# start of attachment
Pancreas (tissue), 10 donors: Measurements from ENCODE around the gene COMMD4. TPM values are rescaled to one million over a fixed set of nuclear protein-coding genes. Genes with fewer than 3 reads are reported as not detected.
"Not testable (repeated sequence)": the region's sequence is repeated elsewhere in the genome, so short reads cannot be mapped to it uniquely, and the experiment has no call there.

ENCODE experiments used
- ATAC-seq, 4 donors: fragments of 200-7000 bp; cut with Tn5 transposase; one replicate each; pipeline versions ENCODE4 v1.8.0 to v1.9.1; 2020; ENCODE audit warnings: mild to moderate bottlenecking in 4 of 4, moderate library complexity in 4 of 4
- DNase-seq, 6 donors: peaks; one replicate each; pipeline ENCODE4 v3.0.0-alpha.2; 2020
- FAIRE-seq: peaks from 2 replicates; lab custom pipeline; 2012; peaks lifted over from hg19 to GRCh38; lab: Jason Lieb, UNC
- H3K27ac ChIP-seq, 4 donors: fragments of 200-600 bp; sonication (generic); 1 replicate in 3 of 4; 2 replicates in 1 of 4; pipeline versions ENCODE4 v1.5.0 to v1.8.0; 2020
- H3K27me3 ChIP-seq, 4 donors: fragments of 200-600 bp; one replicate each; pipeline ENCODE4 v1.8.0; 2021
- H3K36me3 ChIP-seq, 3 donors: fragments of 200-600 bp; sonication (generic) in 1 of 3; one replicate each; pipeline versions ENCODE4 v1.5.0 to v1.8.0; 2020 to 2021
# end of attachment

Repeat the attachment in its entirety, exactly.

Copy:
Pancreas (tissue), 10 donors: Measurements from ENCODE around the gene COMMD4. TPM values are rescaled to one million over a fixed set of nuclear protein-coding genes. Genes with fewer than 3 reads are reported as not detected.
"Not testable (repeated sequence)": the region's sequence is repeated elsewhere in the genome, so short reads cannot be mapped to it uniquely, and the experiment has no call there.

ENCODE experiments used
- ATAC-seq, 4 donors: fragments of 200-7000 bp; cut with Tn5 transposase; one replicate each; pipeline versions ENCODE4 v1.8.0 to v1.9.1; 2020; ENCODE audit warnings: mild to moderate bottlenecking in 4 of 4, moderate library complexity in 4 of 4
- DNase-seq, 6 donors: peaks; one replicate each; pipeline ENCODE4 v3.0.0-alpha.2; 2020
- FAIRE-seq: peaks from 2 replicates; lab custom pipeline; 2012; peaks lifted over from hg19 to GRCh38; lab: Jason Lieb, UNC
- H3K27ac ChIP-seq, 4 donors: fragments of 200-600 bp; sonication (generic); 1 replicate in 3 of 4; 2 replicates in 1 of 4; pipeline versions ENCODE4 v1.5.0 to v1.8.0; 2020
- H3K27me3 ChIP-seq, 4 donors: fragments of 200-600 bp; one replicate each; pipeline ENCODE4 v1.8.0; 2021
- H3K36me3 ChIP-seq, 3 donors: fragments of 200-600 bp; sonication (generic) in 1 of 3; one replicate each; pipeline versions ENCODE4 v1.5.0 to v1.8.0; 2020 to 2021